Thank you for publishing my letter in last months “Whats On" magazine when I accused the Council of “Double Standards”. I have received a response and as promised I write to update you of their reply
I QUOTE – “No Analogy could reasonably be drawn between the two applications.
The BBC had already decided on their filming when
they approached the Council for assistance.
Had the Council refused to assist then this could have been viewed by residents as a failure by the Council to act to help alleviate possibly foreseeable problems arising for the residents."
From this reply can we therefore infer from this that any decision the BBC make with regard to filming has to be accommodated by Local Councils?
Originally the Council refused my application to place my Wedding Marquee in the field on grounds that it would “Set precedent and possibly damage the field”. Surely on that Sunday the BBC and others driving their vehicles in and out of the field were more likely to cause damage than my marquee?
At No point did I request to park cars in the field, which could have damaged the ground. I supplied the Council with contingencies for parking, rubbish disposal, H&S, Public Liability Bond etc etc…….
I remain disappointed and in my view “whats good for one is good for another” even if they are the prestigious BBC !
Therefore, I conclude that my original accusation of “Double Standards by the Council” remains unchanged.
Diane Stokes, Twyn-yr-Odyn
The Community Council was quite right to refuse permission for a marquee for a wedding party in the Twyn yr Odyn playing fields. THIS WOULD HAVE SET A PRECEDENT.
I understand the BBC asked to use the field for the morning whilst filming and of course the public was not denied access. You cannot compare this with a wedding party, guests cars and of course the noise.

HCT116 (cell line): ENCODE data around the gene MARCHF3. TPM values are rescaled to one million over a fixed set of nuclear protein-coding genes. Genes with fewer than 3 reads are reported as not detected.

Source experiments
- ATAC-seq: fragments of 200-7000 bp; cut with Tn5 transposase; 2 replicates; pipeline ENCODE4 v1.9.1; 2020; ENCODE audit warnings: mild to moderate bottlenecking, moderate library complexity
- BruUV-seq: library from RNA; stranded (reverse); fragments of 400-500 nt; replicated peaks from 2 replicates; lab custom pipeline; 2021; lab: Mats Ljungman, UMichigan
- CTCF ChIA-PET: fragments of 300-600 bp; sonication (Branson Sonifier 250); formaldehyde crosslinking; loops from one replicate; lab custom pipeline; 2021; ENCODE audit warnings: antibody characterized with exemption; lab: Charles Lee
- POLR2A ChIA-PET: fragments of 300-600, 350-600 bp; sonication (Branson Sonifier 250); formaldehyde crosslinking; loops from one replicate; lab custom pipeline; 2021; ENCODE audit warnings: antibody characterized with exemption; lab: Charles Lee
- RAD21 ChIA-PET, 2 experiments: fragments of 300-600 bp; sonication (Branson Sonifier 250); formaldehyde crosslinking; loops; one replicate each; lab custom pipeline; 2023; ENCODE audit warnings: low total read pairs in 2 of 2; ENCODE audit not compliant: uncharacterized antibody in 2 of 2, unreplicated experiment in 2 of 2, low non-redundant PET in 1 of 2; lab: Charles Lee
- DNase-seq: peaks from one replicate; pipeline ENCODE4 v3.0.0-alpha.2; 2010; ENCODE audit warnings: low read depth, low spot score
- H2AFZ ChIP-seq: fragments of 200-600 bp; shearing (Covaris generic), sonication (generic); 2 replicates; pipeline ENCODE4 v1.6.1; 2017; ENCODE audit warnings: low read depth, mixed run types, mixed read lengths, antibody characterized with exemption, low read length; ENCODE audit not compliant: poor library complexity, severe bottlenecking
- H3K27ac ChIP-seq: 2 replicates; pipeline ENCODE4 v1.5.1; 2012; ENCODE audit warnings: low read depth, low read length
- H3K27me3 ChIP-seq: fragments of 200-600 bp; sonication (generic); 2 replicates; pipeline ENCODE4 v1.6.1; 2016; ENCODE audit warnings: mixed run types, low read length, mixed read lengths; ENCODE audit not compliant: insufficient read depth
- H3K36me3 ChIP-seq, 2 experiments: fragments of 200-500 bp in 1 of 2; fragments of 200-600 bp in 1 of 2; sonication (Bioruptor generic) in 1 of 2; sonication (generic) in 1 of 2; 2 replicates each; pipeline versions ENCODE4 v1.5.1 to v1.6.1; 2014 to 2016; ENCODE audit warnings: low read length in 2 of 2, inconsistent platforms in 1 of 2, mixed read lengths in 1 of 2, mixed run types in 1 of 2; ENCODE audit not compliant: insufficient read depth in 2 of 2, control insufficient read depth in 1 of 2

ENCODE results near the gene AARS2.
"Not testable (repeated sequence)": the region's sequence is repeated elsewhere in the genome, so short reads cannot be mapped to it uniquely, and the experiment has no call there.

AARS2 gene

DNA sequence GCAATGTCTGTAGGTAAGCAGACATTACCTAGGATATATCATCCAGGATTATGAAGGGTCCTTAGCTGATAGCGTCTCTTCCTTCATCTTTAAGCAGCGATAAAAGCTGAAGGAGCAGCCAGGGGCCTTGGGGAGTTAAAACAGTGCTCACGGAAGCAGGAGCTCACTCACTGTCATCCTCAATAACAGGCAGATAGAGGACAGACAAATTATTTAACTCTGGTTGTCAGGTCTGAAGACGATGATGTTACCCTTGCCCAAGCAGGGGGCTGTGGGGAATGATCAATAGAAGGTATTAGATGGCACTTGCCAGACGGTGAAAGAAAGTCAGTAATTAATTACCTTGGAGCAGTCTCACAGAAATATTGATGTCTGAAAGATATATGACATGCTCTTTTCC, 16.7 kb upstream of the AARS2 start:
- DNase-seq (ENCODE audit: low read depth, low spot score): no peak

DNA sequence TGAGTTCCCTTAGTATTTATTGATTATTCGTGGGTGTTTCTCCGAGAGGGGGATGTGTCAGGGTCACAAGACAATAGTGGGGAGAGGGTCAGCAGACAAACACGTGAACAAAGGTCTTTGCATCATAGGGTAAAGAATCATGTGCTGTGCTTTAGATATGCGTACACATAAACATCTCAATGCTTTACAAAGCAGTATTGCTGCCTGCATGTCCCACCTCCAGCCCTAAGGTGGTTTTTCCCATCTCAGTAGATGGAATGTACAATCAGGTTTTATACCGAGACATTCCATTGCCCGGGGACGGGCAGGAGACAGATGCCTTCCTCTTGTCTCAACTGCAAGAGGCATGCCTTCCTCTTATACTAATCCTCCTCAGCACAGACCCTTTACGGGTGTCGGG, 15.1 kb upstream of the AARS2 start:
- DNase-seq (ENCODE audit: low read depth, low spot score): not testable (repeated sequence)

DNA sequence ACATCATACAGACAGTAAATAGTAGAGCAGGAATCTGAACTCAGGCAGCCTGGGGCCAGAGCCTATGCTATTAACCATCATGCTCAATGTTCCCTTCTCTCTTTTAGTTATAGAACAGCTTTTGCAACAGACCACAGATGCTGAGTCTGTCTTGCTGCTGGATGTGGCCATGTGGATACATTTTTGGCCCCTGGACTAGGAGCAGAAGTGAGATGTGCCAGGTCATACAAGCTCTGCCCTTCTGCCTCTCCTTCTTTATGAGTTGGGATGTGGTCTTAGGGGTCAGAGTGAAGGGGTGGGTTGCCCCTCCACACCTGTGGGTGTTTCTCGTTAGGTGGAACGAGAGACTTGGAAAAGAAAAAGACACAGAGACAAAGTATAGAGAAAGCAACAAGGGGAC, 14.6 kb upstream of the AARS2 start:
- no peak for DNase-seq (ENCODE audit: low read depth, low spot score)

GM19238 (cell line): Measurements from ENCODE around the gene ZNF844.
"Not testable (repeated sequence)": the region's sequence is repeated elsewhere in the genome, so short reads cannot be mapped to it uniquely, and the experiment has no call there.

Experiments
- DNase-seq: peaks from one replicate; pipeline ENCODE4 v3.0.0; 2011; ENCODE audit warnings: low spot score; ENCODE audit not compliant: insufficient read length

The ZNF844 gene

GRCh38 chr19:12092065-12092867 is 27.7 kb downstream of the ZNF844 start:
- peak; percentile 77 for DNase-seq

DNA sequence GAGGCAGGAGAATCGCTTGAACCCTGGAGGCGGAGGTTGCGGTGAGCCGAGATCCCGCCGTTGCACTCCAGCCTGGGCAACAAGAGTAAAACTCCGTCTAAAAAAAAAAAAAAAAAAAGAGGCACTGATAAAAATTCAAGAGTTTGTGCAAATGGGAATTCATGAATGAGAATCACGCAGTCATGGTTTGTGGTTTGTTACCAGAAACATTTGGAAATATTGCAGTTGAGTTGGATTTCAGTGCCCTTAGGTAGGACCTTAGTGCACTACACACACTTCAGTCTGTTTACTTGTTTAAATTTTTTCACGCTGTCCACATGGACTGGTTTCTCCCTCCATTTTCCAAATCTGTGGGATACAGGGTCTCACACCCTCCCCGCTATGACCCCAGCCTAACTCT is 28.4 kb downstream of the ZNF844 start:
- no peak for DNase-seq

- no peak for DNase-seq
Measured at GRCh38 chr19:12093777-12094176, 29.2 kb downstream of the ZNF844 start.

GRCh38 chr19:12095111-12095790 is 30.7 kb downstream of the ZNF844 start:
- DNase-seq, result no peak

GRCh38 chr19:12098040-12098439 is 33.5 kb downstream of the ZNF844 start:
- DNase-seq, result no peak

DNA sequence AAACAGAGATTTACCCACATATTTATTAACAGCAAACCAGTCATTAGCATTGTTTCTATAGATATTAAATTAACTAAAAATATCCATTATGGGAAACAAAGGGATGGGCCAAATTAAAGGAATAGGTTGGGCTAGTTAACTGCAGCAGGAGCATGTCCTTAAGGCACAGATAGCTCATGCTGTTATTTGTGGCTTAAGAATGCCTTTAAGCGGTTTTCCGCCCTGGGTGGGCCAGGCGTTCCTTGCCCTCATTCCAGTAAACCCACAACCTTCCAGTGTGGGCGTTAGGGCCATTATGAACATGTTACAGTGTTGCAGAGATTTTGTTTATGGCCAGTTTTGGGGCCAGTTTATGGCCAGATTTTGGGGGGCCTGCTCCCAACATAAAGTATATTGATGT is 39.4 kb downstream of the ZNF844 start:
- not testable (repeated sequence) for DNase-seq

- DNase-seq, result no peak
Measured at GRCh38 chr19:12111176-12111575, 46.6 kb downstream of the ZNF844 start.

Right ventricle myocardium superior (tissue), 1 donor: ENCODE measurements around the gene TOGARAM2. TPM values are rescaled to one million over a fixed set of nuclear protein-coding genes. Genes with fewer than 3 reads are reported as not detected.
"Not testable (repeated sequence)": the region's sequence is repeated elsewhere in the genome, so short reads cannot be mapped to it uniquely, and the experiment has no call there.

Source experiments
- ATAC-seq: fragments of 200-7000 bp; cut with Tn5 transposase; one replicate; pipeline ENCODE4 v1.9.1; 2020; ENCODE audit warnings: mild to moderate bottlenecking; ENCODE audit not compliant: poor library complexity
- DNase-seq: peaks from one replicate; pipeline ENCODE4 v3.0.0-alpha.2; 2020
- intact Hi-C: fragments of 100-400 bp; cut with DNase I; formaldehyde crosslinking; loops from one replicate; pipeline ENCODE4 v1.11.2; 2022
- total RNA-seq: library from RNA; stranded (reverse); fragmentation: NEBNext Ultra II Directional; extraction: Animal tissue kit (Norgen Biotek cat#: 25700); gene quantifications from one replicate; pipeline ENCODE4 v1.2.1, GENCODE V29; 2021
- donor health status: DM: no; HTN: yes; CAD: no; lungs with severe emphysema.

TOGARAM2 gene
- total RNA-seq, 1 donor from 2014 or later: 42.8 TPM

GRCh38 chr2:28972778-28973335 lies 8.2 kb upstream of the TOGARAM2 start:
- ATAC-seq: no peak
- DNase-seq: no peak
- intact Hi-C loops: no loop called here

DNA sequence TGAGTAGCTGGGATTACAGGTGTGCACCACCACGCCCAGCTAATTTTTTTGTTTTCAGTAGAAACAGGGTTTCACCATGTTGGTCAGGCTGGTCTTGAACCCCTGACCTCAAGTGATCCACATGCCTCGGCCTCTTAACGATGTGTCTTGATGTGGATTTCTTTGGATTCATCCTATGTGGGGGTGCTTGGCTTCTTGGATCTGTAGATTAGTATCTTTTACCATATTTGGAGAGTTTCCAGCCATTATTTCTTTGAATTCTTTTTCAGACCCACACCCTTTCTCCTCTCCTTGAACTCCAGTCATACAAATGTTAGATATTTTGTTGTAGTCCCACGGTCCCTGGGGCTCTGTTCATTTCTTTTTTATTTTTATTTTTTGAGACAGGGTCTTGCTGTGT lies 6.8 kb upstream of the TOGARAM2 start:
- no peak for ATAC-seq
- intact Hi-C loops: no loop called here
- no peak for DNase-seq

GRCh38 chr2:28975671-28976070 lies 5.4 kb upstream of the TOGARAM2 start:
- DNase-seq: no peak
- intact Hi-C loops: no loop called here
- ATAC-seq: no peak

Ann Miller, Goldsland Walk
I was returning to my car which I had parked in a side street in the Cathays area of Cardiff‘. It was one of a few streets where there were no restrictions on parking. So I was surprised to see a Parking Enforcement Officer stride up to the car in front of mine and issue a ticket. Then the PEO crossed the road and issued a ticket to another car.
I was intrigued as there were no obvious reasons why these two cars should be ticketed when all the other cars in the street had not been punished. So I asked politely what was so wrong that both cars had a ticket.
He pointed to the ground and uttered two words – 'Dropped kerb'. Then he walked off.
I passed my driving test nearly 40 years ago, so I must admit I had forgotten that rule.
With help of google, I found several articles which indicate this is a recent change.
The Traffic Management Act 2004 (section86) was introduced to protect dropped kerbs from parked cars. It also covers places where the carriageway has been raised to meet the level of the footway for the same purpose. (The pavement at dropped kerbs and raised carriageways are usually distinguished by different coloured paving slabs and usually with a textured surface for the assistance of partially sighted or blind persons.)
Furthermore, during 2008, the Department for Transport deemed it unnecessary for the use of road markings or road sins to illustrate a prohibition for parking across a dropped kerb. (It is for this reason that yellow lines, it there any, stop and start either side of a dropped kerb.)
This offence applies to all motorists, including
Blue Badge holders
So, next time you park, look at the kerb.
R.Clark Heol Collen